Cuomo on Trump administration COVID policy: 'They surrendered'

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Sunday, October 25, 2020
Cuomo on Trump administration COVID policy: 'They surrendered'
Gov. Andrew Cuomo did not hold back and said the Trump administration "surrendered" to fighting the COVID-19 pandemic.

NEW YORK (WABC) -- Gov. Andrew Cuomo said the White House Chief of Staff revealed the Trump administration's coronavirus policy when he said that "we're not going to control the pandemic."

Cuomo said Mark Meadows' comment on CNN's "State of the Union" Sunday morning amounted to a preemptive "surrender."

The governor said the statement was telling and basically admitted the way the administration has handled the pandemic since the start.

"They capitulated, they surrendered, they surrendered without firing a shot. It was the great American surrender. Americans don't surrender," Cuomo said. "And they didn't even put up a fight. And what we learned in New York was, if you put up a fight, you would have one. Because New York won. Other states won also. We cant control the virus. Trump's theory -- preemptive capitulation -- don't even try. Just surrender preemptively. President Trump, Commander in Chief, gets attacked by an enemy and his policy - preemptive capitulation. That's what we did. And now we have 217,000 people dead."

Cuomo said Meadows is fundamentally wrong on the facts because "we are in the state of New York, and New York proved definitively, you can control the virus."

He went on to say that the nation is in the current situation because they didn't believe they could control the virus.

"Flattening the curve is controlling the virus," Cuomo said. "Controlling is a different word than eliminating. We controlled the virus. So he is wrong. But that's what they believe. And that's why they never tried to control the virus."

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White House officials on Sunday scoffed at the notion of dialing back in-person campaigning despite positive tests from several aides to Vice President Mike Pence, who leads the White House coronavirus task force.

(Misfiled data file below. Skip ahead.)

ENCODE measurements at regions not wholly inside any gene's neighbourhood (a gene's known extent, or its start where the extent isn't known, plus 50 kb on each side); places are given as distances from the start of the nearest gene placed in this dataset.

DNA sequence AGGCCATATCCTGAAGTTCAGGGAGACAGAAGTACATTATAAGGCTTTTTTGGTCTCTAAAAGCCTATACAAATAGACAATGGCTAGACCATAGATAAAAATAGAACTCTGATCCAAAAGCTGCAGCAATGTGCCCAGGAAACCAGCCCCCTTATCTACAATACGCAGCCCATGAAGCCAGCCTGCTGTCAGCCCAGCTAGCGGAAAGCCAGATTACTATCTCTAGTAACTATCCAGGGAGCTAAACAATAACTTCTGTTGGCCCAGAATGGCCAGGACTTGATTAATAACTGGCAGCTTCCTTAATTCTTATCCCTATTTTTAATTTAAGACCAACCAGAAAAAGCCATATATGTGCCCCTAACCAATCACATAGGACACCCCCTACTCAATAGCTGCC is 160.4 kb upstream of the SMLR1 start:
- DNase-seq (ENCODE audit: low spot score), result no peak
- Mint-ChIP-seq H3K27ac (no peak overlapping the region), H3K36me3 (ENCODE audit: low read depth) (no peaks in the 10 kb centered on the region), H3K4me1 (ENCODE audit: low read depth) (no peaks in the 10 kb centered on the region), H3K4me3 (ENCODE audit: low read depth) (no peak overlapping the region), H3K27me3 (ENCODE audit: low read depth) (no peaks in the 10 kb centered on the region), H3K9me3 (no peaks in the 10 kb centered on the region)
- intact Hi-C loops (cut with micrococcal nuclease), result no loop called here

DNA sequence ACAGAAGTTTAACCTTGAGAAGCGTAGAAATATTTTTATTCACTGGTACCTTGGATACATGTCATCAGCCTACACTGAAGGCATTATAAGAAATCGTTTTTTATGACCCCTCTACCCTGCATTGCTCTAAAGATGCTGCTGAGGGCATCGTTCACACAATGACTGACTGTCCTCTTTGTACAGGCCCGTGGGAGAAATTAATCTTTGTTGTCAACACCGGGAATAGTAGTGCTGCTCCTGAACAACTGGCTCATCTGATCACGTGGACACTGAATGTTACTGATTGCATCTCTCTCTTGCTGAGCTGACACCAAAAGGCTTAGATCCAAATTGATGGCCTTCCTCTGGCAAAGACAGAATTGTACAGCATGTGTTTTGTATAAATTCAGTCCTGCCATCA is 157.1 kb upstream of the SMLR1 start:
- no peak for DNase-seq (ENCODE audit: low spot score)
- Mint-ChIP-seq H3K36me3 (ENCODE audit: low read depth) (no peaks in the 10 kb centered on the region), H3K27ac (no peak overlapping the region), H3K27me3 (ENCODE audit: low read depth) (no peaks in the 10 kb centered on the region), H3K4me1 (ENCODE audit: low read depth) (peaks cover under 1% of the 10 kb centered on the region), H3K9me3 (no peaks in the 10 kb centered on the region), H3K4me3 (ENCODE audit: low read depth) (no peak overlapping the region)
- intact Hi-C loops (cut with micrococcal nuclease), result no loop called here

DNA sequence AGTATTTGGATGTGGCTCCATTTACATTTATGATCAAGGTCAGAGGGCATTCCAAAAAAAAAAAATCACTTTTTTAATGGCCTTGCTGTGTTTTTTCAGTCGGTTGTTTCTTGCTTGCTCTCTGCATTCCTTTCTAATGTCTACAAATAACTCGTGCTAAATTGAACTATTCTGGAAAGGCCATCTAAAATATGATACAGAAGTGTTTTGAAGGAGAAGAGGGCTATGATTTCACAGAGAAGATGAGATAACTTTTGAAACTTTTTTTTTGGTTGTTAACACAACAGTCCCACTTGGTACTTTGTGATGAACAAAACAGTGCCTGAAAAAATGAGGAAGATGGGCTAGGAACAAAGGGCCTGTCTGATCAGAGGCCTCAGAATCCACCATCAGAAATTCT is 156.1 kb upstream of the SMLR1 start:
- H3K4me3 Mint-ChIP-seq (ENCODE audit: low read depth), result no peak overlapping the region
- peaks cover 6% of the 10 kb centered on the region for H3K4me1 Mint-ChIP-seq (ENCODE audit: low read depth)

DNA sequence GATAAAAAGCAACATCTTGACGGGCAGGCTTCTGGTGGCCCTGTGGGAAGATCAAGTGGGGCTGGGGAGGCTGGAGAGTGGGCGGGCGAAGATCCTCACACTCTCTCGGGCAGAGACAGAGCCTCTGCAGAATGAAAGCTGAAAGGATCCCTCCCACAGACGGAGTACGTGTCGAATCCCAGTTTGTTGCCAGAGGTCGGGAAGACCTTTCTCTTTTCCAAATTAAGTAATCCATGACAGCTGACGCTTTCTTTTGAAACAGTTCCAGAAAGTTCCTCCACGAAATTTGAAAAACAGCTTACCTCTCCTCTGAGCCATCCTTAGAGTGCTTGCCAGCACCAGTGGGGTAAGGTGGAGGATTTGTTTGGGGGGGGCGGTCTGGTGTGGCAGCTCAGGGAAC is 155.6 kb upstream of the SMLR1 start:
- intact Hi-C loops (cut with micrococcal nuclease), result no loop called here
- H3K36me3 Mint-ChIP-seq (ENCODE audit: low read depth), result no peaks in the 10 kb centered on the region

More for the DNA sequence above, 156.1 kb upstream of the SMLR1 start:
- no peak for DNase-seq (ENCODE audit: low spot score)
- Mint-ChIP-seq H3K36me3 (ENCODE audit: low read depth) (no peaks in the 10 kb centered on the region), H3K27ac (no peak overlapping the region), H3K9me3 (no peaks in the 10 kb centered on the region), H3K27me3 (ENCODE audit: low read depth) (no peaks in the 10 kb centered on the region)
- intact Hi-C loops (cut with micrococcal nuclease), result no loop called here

Meadows, when pressed to explain why the pandemic cannot be reined in, said, "Because it is a contagious virus just like the flu." He told CNN's "State of the Union" that the government was focused on getting effective therapeutics and vaccines to market.

White House chief of staff Mark Meadows was pressed to explain why the pandemic cannot be reined in, and he told CNN, "Because it is a contagious virus just like the flu."

Pence, who tested negative on Sunday, according to his office, planned an afternoon rally in North Carolina, while the president was scheduled to be in New Hampshire and Maine. Democrat Joe Biden attended church in the morning and planned to participate in a virtual get-out-the-vote concert at night. His running mate Kamala Harris spoke to a drive-in church service outside Detroit and was spending the day in Michigan. The California senator appeared to have the White House in mind when she praised first responders as "people who reject the notion that we cannot control this virus."

The U.S. set a daily record Friday for new confirmed coronavirus infections and nearly matched it Saturday with 83,178, data published by Johns Hopkins University shows. Close to 8.6 million Americans have contracted the coronavirus since the pandemic began, and about 225,000 have died; both totals are the world's highest.

Despite the rising virus numbers, the White House says the U.S. economy needs to fully reopen and it has tried to counter Biden's criticism that Trump is not doing enough to contain the worst U.S. public health crisis in more than a century.

"What we need to do is make sure that we have the proper mitigation factors, whether it's therapies or vaccines or treatments to make sure that people don't die from this," Meadows said. "But to suggest that we're going to actually quarantine all of America, lock down our economy. ... Joe Biden is saying that."

Biden has said he would only shut down the country if that is what government scientists advise. He has said that if elected he would make the case for why a national mask mandate might be necessary and would go to the governors to help increase Americans' mask-wearing.

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(The Associated Press contributed to this report.)


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